On Tuesday night, my kids were in their pajamas when I opened two mini memo books and took notes on a single question. “What was the happiest thing about today?”
“Preschool,” my son blurted. He took a dive from his sister’s bed to the floor. “And playing dinosaurs with Jada. She was a good friend today.”
He’d hardly had to think at all.
My daughter took her turn. “When I remembered to bring my swim bag to the Y,” she said.
Yes…yes that was good.
Wednesday night, I was ready again. “What was the happiest thing about today?”
Both kids looked up from their forks.
“Making spaghetti sauce with mom,” my daughter said. I smiled. That was cute, but she couldn’t be serious.
Then my son affirmed. “Opening the cans with the can opener. That was my happiest thing.”
Making spaghetti sauce had been a morning chore. The red mess covering the counters hadn’t done a thing to boost my patience. And I was certain the task hadn’t been fun. For me.
Last night I reached for the mini memos from my dresser.
I liked this idea of happy moments. We needed these.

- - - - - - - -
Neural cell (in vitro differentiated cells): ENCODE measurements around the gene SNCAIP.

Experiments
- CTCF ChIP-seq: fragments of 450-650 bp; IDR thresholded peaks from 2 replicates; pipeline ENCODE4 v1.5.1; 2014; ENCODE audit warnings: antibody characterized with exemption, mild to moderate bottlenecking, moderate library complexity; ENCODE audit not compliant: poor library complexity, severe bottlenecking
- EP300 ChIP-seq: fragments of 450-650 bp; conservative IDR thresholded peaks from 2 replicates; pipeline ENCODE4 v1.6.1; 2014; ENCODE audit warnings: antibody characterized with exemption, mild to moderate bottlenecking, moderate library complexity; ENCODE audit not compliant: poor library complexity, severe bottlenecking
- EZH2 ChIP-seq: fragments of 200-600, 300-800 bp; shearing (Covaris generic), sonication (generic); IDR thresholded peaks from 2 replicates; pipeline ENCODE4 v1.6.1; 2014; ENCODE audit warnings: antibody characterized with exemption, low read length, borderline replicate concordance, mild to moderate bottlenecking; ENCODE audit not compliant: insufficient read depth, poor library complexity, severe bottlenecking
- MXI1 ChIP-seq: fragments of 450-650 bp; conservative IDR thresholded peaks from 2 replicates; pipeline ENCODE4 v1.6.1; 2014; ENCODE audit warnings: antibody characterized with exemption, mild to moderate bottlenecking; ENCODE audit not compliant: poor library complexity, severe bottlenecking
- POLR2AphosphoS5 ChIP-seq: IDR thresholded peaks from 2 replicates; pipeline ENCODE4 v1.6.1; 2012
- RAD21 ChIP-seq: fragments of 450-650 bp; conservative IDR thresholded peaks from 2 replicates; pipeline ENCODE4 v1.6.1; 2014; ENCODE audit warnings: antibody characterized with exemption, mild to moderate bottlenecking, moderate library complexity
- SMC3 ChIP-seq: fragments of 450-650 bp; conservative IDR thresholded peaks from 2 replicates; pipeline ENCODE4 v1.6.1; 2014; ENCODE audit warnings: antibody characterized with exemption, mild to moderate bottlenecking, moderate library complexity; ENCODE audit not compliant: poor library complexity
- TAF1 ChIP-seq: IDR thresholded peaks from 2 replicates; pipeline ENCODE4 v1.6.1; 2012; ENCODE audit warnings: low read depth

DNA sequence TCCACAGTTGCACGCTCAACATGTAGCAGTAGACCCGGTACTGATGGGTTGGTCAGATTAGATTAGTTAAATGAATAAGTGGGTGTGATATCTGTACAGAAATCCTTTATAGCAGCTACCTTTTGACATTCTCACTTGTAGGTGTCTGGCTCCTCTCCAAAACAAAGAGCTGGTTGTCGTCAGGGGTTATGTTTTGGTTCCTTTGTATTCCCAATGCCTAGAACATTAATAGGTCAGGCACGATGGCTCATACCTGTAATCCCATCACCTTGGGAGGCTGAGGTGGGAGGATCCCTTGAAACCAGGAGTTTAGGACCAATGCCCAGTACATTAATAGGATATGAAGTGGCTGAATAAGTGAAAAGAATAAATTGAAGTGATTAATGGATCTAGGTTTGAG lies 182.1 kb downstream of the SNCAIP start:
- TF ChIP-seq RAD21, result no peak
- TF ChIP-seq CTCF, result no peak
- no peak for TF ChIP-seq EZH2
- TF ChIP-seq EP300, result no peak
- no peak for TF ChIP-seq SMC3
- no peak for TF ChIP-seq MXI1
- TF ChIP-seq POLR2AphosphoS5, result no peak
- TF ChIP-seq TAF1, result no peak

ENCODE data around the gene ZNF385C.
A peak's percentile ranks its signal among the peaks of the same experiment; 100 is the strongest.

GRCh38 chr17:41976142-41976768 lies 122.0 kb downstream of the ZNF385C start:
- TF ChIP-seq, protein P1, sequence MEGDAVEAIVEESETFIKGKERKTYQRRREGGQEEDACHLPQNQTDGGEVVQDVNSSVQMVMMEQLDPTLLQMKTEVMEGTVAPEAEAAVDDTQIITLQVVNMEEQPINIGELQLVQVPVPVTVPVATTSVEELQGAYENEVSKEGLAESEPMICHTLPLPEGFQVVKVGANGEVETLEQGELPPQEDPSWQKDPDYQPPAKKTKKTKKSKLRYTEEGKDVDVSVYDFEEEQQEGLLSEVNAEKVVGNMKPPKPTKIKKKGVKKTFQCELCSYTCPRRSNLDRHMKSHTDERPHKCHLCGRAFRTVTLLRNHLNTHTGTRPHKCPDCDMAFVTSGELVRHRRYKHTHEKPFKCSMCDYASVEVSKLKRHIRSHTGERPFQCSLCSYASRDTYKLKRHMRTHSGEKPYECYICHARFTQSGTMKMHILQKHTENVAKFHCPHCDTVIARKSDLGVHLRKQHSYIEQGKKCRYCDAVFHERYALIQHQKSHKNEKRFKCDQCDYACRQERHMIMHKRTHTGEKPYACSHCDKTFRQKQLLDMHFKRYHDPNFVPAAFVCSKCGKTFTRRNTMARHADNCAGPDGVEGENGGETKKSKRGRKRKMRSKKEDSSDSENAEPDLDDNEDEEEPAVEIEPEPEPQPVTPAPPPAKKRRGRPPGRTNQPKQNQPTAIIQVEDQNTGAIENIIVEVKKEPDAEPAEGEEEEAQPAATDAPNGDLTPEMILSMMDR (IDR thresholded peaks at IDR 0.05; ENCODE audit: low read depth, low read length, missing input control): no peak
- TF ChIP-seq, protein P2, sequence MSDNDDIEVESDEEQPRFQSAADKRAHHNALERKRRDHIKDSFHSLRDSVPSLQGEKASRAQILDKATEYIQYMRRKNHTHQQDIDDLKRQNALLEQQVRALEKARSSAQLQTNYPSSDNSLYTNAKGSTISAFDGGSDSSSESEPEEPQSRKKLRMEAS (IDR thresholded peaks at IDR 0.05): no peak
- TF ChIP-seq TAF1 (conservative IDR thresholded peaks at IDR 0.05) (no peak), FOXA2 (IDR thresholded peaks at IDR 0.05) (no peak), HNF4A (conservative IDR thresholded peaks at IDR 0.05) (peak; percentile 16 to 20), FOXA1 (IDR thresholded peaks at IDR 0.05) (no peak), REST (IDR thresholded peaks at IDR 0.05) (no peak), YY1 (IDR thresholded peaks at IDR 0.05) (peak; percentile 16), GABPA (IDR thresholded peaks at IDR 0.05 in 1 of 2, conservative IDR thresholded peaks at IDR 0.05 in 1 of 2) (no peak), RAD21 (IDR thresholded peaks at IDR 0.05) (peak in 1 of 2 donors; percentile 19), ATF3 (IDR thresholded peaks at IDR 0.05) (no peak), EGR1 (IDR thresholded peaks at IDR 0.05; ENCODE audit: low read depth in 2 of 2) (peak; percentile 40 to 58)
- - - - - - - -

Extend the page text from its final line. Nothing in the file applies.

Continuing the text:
Only the memos weren’t there. His. Hers. Gone.
The pen, too.
“Where are your happy books?” I yelped. “I left them right here.”
I pointed where I’d put them, only no one was looking. Both kids’ eyes had exceeded their sockets. My daughter slunk to her room to recover hers from her beneath her blankets. I cringed at its bent pages.
Then both kids wandered the hallway with drooping heads.
My over-reaction continued.
“How can we write down your happiest moment without your books?”
Oh, dear, Jesus…Could I even hear myself?
There were no happy moments shared last night. Instead two kids sniffled in bed wondering how mommy could be so unhappy about happiness.
I wonder, too.
It’s Friday. And the nodding faces of both my kids, their mouths crammed with sandwich, leaning in for a hug with the jumbled words, “we forgive you, mommy,” may just be my happiest moment.
I think I’ll write that down.